Thus, in order to avoid reliance on a color-blind, "ethnocentric" world view, teachers must reach the ethnorelative stages in which differences are accepted and integrated into their own conception of reality. The DMIS can serve as a useful tool for analysis in understanding and classifying teachers' main cultural perspectives.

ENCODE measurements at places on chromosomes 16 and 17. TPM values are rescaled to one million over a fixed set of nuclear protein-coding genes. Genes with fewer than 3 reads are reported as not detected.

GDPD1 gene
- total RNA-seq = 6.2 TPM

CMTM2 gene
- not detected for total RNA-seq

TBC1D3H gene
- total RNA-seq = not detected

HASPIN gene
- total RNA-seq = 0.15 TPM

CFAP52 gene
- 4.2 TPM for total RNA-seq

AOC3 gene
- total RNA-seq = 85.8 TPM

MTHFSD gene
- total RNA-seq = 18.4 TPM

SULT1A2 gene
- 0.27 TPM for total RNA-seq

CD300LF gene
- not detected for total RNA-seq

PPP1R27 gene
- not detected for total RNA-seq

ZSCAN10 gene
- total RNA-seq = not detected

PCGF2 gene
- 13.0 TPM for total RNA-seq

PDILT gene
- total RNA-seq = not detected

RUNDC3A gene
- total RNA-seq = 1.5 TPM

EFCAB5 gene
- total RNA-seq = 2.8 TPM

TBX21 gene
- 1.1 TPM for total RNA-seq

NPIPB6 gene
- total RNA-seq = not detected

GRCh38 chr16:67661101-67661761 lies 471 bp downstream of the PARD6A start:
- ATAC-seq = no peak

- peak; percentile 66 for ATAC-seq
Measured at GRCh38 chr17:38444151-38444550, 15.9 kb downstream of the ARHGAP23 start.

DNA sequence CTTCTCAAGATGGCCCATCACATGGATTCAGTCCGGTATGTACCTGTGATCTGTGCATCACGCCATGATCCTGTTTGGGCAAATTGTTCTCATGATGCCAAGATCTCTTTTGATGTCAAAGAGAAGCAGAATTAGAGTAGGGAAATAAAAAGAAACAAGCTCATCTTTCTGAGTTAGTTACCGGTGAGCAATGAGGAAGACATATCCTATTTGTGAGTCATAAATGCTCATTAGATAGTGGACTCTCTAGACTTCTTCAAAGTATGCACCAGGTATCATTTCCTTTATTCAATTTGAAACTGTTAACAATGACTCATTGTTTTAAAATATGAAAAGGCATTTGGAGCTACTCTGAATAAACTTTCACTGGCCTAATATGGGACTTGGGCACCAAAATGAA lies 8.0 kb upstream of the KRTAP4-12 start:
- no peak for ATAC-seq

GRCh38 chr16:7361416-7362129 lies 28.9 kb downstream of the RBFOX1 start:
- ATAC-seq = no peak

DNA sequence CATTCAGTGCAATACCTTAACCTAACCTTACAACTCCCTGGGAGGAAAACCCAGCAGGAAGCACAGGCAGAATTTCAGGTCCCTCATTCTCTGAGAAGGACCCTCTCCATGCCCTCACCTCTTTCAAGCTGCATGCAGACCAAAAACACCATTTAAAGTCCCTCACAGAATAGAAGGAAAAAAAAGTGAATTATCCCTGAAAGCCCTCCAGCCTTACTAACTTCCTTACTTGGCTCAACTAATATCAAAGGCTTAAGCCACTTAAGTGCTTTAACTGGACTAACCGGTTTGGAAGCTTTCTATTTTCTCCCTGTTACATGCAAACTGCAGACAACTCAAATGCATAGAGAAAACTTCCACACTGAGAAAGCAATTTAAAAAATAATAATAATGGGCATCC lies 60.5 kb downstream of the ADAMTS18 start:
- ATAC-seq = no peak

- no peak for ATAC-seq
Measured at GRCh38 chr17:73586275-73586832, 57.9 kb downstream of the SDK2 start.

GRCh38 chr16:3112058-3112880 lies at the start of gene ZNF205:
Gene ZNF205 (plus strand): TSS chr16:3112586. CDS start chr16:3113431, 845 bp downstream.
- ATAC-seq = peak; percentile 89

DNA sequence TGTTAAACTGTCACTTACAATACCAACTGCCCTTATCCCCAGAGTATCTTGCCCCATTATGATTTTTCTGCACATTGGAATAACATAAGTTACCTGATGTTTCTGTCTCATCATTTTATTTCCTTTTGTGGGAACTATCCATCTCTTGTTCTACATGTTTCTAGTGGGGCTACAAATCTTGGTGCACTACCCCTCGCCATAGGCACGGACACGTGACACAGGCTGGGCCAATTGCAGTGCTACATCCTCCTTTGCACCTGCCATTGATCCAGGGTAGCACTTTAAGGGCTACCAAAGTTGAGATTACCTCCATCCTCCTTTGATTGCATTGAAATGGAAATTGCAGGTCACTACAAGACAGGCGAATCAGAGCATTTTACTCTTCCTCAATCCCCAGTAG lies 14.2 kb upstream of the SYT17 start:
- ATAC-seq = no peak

Racial Identity. Teacher's racial/ethnic identity can be a fundamental force in creating a "cultural lens" of how to view and interact with the world. One's racial/ethnic group membership provides a set of prescribed values, norms, and social behaviors--a framework through which a person views themselves, other-race members, society, and their future (Gibbs and Huang, 1998). Educational research informs us that the invisible "White" culture can profoundly affect both beliefs and behavior of white and non-white individuals with respect to diversity, racism, and racial/cultural exploration (Pappas, 1996; Rodriguez & Villaverde, 2000). Thus, teachers who identify themselves within the majority "White" culture may hold different beliefs about how to discuss race, and whether it is important or effective to do so in their classrooms. Conversely, non-White teachers may be more sensitive about the use of a philosophy that reportedly denies the experience and heritage of children of color due to their own unique experiences as past "children of color." As the DMIS's "Integration" stage reveals, teachers of the non-dominant culture may be more apt to experience their cultural identity in relation to other cultures and therefore less likely to espouse a color-blind philosophy.